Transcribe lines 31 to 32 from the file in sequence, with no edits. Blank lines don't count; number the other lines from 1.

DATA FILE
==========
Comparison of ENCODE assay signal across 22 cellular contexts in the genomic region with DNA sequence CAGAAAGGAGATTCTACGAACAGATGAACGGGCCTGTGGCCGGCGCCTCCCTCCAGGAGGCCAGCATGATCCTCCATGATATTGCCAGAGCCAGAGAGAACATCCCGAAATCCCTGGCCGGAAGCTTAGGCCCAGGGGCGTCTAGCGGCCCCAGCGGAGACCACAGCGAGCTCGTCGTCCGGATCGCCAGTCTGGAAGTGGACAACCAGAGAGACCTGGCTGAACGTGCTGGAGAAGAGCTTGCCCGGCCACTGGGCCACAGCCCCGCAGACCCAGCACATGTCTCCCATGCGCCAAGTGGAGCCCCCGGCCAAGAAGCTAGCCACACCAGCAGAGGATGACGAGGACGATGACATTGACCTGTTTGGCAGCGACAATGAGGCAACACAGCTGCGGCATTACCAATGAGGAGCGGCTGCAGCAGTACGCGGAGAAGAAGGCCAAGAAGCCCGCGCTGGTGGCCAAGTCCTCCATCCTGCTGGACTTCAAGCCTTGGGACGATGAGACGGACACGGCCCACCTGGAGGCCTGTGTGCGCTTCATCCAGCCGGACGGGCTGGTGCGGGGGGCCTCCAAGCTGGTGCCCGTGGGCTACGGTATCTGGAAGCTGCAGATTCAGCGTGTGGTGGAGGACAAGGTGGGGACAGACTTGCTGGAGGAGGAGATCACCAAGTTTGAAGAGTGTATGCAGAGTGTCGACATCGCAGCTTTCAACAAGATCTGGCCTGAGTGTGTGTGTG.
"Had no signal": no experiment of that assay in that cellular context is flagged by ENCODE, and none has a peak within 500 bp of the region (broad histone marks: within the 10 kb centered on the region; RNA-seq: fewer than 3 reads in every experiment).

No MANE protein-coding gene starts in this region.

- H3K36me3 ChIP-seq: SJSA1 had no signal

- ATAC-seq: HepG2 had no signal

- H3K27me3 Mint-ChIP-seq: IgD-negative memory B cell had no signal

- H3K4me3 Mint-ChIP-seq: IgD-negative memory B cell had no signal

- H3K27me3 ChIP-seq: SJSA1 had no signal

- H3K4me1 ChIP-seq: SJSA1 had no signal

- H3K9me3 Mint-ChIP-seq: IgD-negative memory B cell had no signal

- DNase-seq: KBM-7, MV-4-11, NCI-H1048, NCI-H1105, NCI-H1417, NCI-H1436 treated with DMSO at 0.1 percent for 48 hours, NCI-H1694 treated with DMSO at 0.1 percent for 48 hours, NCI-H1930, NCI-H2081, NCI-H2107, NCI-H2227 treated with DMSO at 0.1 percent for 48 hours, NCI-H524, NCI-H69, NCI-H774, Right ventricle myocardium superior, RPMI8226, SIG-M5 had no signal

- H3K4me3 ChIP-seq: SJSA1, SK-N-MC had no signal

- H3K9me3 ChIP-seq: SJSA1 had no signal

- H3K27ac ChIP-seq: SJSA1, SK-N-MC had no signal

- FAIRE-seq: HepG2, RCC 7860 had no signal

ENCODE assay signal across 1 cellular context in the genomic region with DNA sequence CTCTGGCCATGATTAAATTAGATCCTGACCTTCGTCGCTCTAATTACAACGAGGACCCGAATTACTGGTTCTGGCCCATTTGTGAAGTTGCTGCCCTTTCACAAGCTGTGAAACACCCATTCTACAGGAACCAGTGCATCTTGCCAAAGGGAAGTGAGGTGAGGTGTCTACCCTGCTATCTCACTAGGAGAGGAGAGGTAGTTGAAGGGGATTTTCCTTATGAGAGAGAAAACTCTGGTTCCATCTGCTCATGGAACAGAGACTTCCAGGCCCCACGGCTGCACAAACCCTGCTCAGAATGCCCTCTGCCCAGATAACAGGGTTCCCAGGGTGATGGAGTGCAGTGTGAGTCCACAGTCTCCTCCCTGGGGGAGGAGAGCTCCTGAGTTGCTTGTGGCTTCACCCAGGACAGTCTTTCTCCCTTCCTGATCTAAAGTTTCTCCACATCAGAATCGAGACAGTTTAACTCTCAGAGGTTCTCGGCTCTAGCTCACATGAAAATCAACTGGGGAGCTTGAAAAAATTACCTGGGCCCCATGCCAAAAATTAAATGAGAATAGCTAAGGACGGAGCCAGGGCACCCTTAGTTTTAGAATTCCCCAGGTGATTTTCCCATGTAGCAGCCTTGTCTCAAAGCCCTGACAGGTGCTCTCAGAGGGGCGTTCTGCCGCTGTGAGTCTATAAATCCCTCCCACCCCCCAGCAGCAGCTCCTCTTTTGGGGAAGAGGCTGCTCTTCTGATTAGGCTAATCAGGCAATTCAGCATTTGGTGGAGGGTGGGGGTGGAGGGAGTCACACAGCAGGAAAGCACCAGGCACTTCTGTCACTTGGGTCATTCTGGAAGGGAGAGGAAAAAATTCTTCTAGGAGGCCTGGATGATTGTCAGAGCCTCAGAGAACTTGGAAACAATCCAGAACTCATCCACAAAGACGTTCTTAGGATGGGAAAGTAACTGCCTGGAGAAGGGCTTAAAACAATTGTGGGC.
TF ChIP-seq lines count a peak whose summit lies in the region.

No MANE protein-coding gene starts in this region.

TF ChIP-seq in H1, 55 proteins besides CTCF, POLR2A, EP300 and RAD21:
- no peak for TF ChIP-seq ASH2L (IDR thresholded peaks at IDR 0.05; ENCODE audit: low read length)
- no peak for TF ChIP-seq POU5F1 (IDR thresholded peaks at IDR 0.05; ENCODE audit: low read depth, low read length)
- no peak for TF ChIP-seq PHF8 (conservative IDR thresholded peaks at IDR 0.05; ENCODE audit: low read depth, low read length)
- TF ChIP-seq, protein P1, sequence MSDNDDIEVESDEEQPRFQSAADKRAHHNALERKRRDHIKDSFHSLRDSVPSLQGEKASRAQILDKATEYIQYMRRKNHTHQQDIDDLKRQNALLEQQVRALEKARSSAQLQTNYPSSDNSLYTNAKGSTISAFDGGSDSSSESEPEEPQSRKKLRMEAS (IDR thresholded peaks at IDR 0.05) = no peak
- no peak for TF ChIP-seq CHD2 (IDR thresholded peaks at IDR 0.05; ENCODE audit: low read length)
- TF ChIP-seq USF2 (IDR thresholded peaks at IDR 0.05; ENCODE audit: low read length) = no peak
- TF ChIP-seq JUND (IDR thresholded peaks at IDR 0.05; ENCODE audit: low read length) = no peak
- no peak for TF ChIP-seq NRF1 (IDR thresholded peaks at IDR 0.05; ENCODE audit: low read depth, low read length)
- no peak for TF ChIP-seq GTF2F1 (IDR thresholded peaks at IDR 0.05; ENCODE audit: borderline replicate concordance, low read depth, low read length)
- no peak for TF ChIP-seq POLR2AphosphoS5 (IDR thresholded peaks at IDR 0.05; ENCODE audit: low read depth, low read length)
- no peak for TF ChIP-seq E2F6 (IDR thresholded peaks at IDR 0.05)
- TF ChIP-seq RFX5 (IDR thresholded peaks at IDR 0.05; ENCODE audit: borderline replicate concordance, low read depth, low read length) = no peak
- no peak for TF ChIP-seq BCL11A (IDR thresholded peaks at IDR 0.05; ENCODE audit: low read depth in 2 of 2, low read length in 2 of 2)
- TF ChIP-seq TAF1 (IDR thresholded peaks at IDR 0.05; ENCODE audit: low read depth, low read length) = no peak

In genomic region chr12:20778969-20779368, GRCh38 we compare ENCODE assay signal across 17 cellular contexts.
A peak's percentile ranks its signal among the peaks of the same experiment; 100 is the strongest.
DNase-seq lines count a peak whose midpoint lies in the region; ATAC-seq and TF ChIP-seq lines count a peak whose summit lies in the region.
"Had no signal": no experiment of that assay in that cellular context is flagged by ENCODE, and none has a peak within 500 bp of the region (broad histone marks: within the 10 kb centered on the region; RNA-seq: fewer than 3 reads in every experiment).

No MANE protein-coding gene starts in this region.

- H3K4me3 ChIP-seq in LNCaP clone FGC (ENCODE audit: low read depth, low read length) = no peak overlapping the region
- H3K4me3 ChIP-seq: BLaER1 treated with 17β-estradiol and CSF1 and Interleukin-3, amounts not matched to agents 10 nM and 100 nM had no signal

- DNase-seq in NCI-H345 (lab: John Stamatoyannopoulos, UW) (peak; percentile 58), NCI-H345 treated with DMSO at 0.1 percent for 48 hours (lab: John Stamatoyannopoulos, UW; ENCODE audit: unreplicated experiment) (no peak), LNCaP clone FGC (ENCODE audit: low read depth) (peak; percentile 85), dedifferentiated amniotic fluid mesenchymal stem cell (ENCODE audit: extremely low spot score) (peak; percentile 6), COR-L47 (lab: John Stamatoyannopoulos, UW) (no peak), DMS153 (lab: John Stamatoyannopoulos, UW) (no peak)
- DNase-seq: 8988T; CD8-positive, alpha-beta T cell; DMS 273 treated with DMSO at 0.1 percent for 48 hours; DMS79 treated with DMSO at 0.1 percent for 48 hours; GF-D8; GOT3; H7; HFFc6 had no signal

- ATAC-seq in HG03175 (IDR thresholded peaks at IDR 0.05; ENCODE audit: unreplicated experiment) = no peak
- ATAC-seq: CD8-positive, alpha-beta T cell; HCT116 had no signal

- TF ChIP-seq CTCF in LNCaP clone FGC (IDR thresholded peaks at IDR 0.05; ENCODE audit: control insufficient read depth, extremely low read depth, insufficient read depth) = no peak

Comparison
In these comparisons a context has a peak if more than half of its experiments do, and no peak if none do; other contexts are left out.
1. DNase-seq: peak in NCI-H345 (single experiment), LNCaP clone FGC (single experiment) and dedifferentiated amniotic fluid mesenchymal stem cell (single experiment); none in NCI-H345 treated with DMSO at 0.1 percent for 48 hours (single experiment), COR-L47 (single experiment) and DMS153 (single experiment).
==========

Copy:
- TF ChIP-seq RFX5 (IDR thresholded peaks at IDR 0.05; ENCODE audit: borderline replicate concordance, low read depth, low read length) = no peak
- no peak for TF ChIP-seq BCL11A (IDR thresholded peaks at IDR 0.05; ENCODE audit: low read depth in 2 of 2, low read length in 2 of 2)